Many years ago when we were first starting Magnus, we learned a lesson, the hard way, about trusting clients, even prior clients, or their associates, when making research plans. We met with a client from our prior employer, at his request, and we came up a research plan for one of his cases. After the meeting, I sent a proposal, and because the attorney was busy and traveling, I communicated with the associate attorney working for the lead attorney – the prior client. He confirmed the research plans and assured us that everything was on track. Time was tight and we needed to recruit the mock jurors – something that costs money – so we advanced the money and started the recruit. About 2 days into the recruit and our research preparations, a call came in from the irate lead attorney who said “No, I didn’t authorize this – stop, do no work.” He had finally looked at the contract sent to him, via fax in those days, and he pulled the plug. We had spent, on his behalf, over a thousand dollars of our money by this time. We’d reserved conference space, and invested considerable time. The associate was apologetic, but there was no getting the project back on track. We learned several lessons and changed our policies accordingly. Lesson 1 – talk to the boss. Don’t accept an assignment based on talking with anyone but the boss. Lesson 2 – even with prior clients, get it in writing. Lesson 3 – don’t use your money – use the client’s money. This experience, and one other, were instructive in building our policies related to beginning engagements. These things made us more rigid, and have created additional challenges. Lesson 1, in particular, is difficult. Our clients are busy; catching the lead lawyer long enough for a telephone call can be difficult, and sometimes, it is impossible. In today’s world of email communications we can at least ensure that the boss is in the loop. And, by getting it in writing, and not using our money to fund the research, communication gaps do not impact our bank accounts.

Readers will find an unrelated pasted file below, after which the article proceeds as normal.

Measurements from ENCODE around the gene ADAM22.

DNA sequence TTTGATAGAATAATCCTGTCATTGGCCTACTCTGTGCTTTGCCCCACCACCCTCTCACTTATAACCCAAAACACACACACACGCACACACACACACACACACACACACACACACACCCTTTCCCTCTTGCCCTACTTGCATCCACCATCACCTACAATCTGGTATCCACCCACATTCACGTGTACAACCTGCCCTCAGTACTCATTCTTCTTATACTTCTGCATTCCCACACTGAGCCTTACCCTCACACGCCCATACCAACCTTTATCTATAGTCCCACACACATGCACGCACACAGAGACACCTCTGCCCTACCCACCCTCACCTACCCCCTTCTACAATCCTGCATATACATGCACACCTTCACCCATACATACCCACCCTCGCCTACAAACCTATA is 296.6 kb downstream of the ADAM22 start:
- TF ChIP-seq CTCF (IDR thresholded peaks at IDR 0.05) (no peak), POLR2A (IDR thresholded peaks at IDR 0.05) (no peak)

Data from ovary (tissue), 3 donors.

“Talk to the boss” was an early, and painful, lesson learned in the early days of Magnus Research Consultants. Related to this learning experience was the realization that, when a client says, “The check is in the mail” or something similar, the check might not actually be in the mail (or sent via overnight delivery or deposited to our bank account via wire transfer). In fact, as it relates to the check, it might not have been written and further, it may never be written, even though the client assures us it is forthcoming. It only took one time, soon after we started our own company, for David and me to learn these important lessons regarding making sure the boss is on board with everything we are doing and not beginning any of our work until the client’s retainer check is in our hands. We have a lot of work to do on behalf of our clients, but we cannot begin any of our work without their signed contract authorizing our work and their payment of our retainer. David spends countless hours requesting, then re-requesting, then requesting once more, our retainer check. Without our clients’ payment of our “up front” costs, such as money for recruiting our research participants, we only have a theoretical plan, not an actual plan, to conduct their mock trial or other research. We often wait until the last minute to begin the jury recruit, not because we are lazy or unmotivated, but because “the boss” has not fully committed to the idea of working with us and/or has not paid our retainer. When this happens, all of us, particularly the people who have the thankless job of recruiting our research participants, become frustrated over our inability to begin our work. Sometimes, the client waits too long, forcing our hand, so to speak, resulting in our inability to work with him/her on the case.